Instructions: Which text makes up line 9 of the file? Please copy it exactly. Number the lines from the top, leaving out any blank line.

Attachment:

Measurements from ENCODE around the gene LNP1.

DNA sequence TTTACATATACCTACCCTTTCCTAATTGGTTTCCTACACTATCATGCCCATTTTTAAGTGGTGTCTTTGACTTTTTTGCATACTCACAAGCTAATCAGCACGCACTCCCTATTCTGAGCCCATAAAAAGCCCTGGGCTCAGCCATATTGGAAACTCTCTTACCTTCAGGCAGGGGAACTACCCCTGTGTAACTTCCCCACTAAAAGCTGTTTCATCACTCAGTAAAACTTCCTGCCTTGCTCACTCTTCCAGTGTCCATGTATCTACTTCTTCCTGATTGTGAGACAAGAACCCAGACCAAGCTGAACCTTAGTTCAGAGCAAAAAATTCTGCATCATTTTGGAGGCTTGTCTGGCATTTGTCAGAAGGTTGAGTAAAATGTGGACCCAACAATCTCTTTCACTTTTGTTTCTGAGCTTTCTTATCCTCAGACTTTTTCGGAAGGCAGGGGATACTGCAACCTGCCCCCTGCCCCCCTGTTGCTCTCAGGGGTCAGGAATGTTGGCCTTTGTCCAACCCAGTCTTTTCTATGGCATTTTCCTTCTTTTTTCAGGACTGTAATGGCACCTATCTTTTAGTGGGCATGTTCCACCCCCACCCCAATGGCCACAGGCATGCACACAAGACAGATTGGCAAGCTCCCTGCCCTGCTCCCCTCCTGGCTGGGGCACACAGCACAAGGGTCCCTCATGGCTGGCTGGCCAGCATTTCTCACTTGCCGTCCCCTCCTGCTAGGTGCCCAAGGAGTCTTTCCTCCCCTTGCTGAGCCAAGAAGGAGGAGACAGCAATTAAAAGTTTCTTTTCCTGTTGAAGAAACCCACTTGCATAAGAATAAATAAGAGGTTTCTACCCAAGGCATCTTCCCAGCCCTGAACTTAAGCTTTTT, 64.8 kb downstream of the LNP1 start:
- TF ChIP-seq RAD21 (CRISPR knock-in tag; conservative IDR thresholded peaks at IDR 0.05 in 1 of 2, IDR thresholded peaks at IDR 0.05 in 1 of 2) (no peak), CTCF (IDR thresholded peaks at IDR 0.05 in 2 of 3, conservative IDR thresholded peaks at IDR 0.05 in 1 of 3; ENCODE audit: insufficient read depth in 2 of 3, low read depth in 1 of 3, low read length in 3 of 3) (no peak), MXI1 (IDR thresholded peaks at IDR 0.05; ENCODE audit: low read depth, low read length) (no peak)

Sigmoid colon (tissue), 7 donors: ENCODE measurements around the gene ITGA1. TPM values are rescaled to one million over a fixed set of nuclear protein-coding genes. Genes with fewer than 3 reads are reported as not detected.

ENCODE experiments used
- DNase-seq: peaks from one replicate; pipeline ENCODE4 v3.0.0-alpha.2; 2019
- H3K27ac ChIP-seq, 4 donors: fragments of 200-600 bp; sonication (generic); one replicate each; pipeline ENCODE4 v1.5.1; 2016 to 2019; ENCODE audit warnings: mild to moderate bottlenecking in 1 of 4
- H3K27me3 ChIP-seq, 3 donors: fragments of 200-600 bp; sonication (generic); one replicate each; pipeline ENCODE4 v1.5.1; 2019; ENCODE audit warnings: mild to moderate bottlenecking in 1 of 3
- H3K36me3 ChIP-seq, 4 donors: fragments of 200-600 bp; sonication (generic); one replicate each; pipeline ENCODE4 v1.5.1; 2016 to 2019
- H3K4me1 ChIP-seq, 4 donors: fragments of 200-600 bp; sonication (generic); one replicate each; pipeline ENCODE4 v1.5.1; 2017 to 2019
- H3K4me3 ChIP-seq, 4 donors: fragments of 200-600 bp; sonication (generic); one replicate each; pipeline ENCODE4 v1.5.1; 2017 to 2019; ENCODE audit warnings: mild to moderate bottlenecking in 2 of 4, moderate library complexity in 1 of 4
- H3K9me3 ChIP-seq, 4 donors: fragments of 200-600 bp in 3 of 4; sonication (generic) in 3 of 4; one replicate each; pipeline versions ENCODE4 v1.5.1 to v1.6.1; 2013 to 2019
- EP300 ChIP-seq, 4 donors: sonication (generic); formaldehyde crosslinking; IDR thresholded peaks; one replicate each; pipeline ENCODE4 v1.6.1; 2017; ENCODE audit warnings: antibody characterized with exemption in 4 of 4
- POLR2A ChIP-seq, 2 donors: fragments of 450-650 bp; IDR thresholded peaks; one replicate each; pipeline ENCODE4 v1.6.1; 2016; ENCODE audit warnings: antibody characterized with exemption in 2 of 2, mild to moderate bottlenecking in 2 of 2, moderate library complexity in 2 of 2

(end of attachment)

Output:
- H3K36me3 ChIP-seq, 4 donors: fragments of 200-600 bp; sonication (generic); one replicate each; pipeline ENCODE4 v1.5.1; 2016 to 2019